The Asian Liquidity Stress Indicator (ALSI) climbed to its second weakest level, and the number of companies rated B3 and below continued to increase in the first quarter of 2020 following a surge of downgrades in Q1, said Moody's Investors Service.
These factors signal rising credit risks and potentially more distressed exchanges and defaults in the coming months, the rating agency added.
"The coronavirus disruption has added pressure to corporate earnings and liquidity profiles against the backdrop of slowing economic growth. During the first quarter we took 19 downgrade actions, and a further 7 through to 17 April," said Annalisa Di Chiara, a Moody's Senior Vice President.
"The majority of downgrades were in industries with high or moderate exposure to coronavirus disruption, such as auto, commodity related, property, retail and REIT," Di Chiara noted.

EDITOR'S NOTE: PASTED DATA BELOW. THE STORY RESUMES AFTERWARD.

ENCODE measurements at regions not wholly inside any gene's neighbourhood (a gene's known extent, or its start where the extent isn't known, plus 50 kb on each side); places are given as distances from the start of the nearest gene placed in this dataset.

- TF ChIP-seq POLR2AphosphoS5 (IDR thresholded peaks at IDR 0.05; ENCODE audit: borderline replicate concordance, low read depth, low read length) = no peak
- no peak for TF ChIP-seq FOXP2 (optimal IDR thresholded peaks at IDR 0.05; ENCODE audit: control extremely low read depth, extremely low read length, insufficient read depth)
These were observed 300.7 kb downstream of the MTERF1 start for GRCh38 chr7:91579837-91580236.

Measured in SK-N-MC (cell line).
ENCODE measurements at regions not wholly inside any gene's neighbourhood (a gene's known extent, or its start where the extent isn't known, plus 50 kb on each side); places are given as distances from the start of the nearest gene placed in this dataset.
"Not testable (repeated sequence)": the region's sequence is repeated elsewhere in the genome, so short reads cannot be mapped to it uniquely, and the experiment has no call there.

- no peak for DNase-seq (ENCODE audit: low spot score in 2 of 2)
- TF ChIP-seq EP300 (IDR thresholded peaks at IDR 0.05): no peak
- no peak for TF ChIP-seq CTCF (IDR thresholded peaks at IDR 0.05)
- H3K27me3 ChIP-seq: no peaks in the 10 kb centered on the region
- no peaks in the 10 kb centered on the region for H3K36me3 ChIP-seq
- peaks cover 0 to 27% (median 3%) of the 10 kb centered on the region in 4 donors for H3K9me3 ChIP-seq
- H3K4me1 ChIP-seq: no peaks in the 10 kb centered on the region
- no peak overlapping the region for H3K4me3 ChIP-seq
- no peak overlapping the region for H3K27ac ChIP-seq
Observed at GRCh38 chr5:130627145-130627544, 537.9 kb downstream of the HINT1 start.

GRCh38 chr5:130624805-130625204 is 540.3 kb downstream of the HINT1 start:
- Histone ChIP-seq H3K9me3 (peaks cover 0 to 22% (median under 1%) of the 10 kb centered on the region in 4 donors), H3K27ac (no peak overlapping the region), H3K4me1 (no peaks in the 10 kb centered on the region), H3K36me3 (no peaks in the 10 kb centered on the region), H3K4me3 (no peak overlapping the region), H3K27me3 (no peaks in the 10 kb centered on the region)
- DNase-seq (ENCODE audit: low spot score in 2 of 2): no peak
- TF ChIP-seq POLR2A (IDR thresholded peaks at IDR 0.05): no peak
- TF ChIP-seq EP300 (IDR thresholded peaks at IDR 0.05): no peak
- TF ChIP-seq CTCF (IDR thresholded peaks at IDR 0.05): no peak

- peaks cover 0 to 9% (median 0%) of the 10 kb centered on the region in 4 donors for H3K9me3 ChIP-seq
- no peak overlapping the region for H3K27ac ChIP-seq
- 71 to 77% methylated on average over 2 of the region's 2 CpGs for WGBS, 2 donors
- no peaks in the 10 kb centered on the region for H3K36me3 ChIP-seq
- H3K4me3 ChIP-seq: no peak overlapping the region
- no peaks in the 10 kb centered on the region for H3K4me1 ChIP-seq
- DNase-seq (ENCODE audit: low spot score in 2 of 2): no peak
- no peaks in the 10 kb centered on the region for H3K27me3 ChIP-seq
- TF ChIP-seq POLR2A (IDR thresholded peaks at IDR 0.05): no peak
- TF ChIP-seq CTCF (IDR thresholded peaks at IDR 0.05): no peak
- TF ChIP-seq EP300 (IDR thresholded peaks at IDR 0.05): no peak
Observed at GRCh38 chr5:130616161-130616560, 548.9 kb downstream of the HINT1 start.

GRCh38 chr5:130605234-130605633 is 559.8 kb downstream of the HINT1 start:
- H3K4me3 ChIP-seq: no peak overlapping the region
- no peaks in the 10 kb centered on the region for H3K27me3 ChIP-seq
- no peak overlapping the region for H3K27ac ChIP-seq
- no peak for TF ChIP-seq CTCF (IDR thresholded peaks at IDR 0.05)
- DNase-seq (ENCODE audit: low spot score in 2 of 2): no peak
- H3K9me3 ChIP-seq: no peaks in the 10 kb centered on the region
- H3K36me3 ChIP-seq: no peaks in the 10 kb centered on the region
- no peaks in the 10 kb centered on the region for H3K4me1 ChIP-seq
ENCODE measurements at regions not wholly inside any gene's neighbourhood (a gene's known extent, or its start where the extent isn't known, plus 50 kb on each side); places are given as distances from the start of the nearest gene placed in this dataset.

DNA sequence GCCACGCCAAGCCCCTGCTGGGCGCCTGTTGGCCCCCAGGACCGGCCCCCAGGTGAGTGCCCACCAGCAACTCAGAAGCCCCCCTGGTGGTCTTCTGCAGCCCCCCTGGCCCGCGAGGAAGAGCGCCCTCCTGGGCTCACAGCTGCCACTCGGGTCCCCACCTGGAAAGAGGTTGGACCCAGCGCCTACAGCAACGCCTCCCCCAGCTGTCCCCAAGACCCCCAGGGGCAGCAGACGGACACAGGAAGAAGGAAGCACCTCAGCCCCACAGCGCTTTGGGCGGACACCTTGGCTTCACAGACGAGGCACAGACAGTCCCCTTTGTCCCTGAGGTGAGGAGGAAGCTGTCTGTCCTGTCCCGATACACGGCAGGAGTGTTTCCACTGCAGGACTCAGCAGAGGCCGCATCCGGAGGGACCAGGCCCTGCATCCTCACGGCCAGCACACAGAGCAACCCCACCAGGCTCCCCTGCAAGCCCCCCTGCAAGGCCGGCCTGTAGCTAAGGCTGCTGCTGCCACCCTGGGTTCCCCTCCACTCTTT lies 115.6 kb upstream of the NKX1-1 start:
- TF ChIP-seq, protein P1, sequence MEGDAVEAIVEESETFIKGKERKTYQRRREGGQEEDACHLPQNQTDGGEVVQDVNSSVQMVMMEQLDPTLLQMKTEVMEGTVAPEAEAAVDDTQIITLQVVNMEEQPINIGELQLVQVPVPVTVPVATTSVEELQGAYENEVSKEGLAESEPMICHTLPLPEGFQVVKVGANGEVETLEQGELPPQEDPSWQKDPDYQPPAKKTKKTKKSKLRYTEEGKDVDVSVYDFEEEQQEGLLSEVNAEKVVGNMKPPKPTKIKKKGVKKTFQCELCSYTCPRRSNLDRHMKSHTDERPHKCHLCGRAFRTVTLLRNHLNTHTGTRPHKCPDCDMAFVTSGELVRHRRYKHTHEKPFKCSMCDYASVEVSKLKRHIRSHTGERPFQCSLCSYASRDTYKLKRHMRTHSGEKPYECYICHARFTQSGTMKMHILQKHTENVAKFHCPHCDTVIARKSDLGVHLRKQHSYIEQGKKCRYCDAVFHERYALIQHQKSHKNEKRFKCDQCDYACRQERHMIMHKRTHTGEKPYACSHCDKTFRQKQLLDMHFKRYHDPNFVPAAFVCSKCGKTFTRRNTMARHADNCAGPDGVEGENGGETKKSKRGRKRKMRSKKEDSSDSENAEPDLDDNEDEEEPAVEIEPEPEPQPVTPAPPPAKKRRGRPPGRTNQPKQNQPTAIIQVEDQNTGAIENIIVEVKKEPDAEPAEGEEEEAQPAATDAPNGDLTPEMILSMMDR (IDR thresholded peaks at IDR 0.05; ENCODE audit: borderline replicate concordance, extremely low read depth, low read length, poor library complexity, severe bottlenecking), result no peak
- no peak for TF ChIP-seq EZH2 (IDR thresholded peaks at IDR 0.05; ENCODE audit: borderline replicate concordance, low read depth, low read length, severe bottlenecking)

The ALSI climbed to 38.7% in March from 32.9% in February, approaching the all-time high of 38.9% in February 2019, with 58 of 150 Moody's-rated high-yield companies having weak liquidity, according to Moody’s.
With earnings contraction, rising refinancing risks and limited market access, the number of B3 and below rated companies also rose to 22 from 19 in December, of which Caa-rated corporates totaled 15, the rating agency pointed out.
Liquidity and access to capital markets have become key issues for many companies, with no rated high-yield issuance so far in April after a record $15.9 billion issued in the first quarter, said Moody’s, adding that issuance was largely concentrated in January from Chinese property developers.
China-based property companies account for 75% of the $178 billion of high-yield bonds that will mature by 2021, including rated and non-rated bonds, Moody’s observed.
High-yield companies that have already raised money or have large onshore liquidity are best placed, while weakly positioned companies will face tightening liquidity, limited market access and higher refinancing risks over the next 12 to18 months, potentially pushing defaults higher, the firm warned.